Jason Howells, VP, MSP International Sales at Barracuda, looks at what organisations can do to prevent cybercriminals hijacking and monetising employee email accounts
Such is the shock of a successful security breach that affected organisations might be excused for viewing one as a bolt from the blue. In fact, they are often the culmination of months of covert activity by different groups of cyber criminals following an account take-over.
A study of 156 compromised accounts for Barracuda’s 2019 Spear Phishing Report shows that once hackers have successfully accessed an account, they go on to monitor and track all activity, gaining a fly-on-the-wall insight into how the breached business operates, the email signatures used, how financial transactions are handled, and how they can launch intricate, targeted phishing attacks strengthened by harvested financial information and stolen login credentials.
Account takeovers often last for weeks or even months and, in many cases, multiple accounts – and even multiple cybercriminals – are involved.
In our research, attackers were active in over one third of the hijacked accounts analysed for more than a week. In 31% of cases, accounts were compromised by one set of cyber-criminals, who would then sell account access to another group to monetise.
Researchers found that a significant proportion of compromises were caused by employees reusing passwords that had been stolen in a separate breach, rather than through phishing attacks. One fifth of compromised accounts appeared in at least one online password data breach, suggesting that cybercriminals are exploiting credential reuse across employees’ personal and business accounts.
Moreover, with 78% of attackers accessing no application other than email, it’s clear that this is the only breach they need to achieve their goals.
As cybercriminals become ever more devious, organisations must rise to the challenge by incorporating new ways to detect, defend against and respond to these attacks, ideally under the guidance of a trusted MSP partner.
Defending against account takeover
As well as making sure customers are aware of, and prepared for, evolving cyber threats, MSPs that partner with Barracuda MSP are able to offer a robust managed security service based on the company’s enterprise-grade, cloud-ready solutions for email protection, application and cloud security, network security and data protection.
Its offering includes four key tools for identifying, mitigating and defending against account breaches, whether via phishing, password reuse or through another compromised account. These are: artificial intelligence (AI); monitoring and forensics; better education and training; and air-tight password management.
AI-based detection of compromised accounts is a vital first step. An AI-based detection system will examine a wide range of factors that could indicate an intrusion has taken place, including dubious links, sender behaviour, IP login information and suspicious inbox-forwarding rules.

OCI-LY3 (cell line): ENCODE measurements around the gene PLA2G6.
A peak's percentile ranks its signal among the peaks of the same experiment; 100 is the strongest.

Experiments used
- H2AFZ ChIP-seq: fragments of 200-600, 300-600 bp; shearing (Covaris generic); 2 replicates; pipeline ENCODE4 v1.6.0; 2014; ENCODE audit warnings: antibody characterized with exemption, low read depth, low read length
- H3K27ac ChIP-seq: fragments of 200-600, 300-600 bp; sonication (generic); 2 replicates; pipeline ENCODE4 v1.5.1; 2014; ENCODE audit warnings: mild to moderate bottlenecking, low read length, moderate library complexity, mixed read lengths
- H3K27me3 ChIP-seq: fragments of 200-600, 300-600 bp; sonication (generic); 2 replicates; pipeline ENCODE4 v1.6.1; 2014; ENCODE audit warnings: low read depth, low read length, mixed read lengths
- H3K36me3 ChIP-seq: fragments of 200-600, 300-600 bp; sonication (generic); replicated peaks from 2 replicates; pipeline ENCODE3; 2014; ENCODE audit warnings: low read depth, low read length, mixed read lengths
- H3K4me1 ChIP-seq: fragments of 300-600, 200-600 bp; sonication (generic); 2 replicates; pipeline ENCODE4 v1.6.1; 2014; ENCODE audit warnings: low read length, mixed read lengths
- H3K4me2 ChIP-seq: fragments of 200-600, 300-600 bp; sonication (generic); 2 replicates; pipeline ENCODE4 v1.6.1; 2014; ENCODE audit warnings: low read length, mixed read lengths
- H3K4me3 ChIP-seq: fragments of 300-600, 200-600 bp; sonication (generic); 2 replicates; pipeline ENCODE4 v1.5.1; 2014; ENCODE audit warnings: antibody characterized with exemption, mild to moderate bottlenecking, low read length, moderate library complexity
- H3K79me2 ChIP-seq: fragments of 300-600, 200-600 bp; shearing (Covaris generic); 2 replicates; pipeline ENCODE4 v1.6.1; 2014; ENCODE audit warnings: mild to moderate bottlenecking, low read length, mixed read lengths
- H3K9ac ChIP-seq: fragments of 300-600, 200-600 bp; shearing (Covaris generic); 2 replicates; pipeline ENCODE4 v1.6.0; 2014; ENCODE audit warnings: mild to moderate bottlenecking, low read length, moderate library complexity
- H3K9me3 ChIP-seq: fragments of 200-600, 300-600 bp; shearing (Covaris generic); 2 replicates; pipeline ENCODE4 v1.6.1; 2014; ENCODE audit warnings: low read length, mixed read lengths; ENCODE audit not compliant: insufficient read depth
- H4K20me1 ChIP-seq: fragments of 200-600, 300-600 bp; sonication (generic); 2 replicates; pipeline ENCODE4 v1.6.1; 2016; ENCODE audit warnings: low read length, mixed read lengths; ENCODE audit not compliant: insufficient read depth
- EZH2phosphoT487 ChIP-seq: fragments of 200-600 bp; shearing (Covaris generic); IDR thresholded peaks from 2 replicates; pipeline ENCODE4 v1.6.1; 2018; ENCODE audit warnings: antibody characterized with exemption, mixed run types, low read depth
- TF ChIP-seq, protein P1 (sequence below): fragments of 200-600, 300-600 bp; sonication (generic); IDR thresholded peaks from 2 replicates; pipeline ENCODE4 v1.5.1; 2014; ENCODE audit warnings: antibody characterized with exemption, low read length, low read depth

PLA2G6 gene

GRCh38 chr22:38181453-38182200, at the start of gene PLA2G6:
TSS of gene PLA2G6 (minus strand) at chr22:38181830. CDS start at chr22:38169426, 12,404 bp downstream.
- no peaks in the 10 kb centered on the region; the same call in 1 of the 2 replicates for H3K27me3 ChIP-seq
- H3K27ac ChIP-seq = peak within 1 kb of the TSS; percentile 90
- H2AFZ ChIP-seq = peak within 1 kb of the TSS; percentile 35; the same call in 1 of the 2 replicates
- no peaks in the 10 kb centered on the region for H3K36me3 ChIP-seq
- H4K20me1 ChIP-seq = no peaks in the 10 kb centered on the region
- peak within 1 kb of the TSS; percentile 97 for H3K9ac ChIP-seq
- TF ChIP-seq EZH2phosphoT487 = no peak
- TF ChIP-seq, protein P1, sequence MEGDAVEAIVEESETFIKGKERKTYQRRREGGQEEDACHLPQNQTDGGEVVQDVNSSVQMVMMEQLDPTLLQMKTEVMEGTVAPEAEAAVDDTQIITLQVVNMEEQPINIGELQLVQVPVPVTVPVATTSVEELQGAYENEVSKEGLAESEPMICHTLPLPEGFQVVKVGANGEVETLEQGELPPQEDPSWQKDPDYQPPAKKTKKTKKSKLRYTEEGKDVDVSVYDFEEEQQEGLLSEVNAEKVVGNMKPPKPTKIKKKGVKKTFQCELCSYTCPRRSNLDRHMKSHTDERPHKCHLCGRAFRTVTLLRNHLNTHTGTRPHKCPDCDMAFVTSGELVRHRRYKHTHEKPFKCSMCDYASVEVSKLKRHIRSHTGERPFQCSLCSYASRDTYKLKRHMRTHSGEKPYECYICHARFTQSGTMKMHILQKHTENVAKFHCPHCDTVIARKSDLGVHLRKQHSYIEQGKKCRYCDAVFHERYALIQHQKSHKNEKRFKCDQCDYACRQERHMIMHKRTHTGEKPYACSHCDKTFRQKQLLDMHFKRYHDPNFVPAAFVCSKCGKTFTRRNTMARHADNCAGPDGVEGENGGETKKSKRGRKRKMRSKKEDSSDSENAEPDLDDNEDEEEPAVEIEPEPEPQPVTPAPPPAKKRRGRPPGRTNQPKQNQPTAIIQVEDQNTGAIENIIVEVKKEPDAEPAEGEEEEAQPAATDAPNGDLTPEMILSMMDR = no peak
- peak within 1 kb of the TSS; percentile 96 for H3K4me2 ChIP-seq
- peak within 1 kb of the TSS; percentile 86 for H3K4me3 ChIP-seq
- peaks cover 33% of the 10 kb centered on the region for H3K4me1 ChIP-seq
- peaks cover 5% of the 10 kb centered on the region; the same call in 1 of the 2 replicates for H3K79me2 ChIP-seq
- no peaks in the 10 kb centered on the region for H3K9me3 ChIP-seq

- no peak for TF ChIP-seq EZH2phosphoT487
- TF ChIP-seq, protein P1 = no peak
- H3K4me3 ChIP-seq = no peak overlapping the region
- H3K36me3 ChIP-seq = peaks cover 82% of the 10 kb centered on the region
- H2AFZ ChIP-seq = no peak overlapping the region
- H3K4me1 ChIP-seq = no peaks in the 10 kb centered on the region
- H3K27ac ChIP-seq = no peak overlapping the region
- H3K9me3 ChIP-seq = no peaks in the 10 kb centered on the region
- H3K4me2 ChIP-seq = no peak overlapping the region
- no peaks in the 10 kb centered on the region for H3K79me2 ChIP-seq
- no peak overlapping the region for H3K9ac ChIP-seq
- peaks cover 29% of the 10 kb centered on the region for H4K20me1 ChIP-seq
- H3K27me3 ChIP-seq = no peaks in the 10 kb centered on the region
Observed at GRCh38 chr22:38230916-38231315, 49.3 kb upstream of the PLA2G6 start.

Given that account takeovers often last for months and can be carried out by more than one cybercriminal, the MSP should continuously monitor internal accounts for suspicious activity, even after the initial compromise has occurred, and use forensics to remediate attacks.
MSPs with a good remote monitoring and management (RMM) system can boost their online security service with agent-based DNS and URL filtering, to protect end-users from web-borne threats, and gain a centralised view of threats, such as malicious files, domains or URLs, across every connected device.
Considering how many accounts are compromised with information stolen in other breaches, rather than a direct phishing attack, it’s important to consider multi-factor authentication, constant account monitoring and ready-to-deploy forensics in the event of a successful attack.
Applying best practice
It is just as important, if not more so, for businesses and their MSP to make sure that all staff are trained on best practice in password creation, storage, review and management. Password management is not a panacea, as once attackers get into an organisation they can compromise additional accounts, but it is still a fundamental part of protecting against account-takeover.
In addition to password management, security teams should ensure staff are informed about the risks of sharing confidential documents and other sensitive information through their accounts and other applications, such as Microsoft SharePoint.
Security sits at the top of the CIO agenda, where it is likely to remain as organisations continue to modify working practices and security measures to support increased remote working. With so many already struggling to protect themselves from cyber-criminals, as our spear phishing report makes clear, it makes sense for them to enlist the help of MSPs with the toolkits, expertise, knowledge and supervision needed to prevent account takeovers.